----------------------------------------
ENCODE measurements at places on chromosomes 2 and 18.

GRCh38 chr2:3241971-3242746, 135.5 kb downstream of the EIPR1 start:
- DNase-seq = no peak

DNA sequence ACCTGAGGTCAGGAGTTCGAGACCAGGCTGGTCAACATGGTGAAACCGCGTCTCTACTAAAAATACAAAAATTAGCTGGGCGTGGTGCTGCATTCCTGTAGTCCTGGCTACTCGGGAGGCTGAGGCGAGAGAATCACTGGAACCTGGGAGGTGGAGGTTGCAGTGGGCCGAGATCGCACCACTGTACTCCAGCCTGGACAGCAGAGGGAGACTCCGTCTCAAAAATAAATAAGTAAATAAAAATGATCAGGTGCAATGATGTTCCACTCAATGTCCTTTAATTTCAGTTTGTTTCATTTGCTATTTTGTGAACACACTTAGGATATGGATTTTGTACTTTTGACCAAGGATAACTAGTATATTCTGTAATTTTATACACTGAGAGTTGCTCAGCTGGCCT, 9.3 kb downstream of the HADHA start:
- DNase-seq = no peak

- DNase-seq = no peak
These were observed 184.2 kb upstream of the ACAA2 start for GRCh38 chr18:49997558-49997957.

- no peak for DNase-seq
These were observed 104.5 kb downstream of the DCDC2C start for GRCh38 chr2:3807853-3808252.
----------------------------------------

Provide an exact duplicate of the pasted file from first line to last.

ENCODE measurements at places on chromosomes 2 and 18.

GRCh38 chr2:3241971-3242746, 135.5 kb downstream of the EIPR1 start:
- DNase-seq = no peak

DNA sequence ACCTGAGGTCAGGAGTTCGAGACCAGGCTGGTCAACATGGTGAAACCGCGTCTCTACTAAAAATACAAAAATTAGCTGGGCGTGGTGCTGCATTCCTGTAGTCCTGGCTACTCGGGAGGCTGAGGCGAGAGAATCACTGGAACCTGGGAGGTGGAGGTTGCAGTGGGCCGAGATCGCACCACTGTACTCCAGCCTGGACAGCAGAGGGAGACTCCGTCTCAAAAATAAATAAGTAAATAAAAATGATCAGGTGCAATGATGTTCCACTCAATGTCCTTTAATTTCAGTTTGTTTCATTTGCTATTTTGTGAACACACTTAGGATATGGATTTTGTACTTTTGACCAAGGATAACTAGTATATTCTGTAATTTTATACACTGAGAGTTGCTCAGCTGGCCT, 9.3 kb downstream of the HADHA start:
- DNase-seq = no peak

- DNase-seq = no peak
These were observed 184.2 kb upstream of the ACAA2 start for GRCh38 chr18:49997558-49997957.

- no peak for DNase-seq
These were observed 104.5 kb downstream of the DCDC2C start for GRCh38 chr2:3807853-3808252.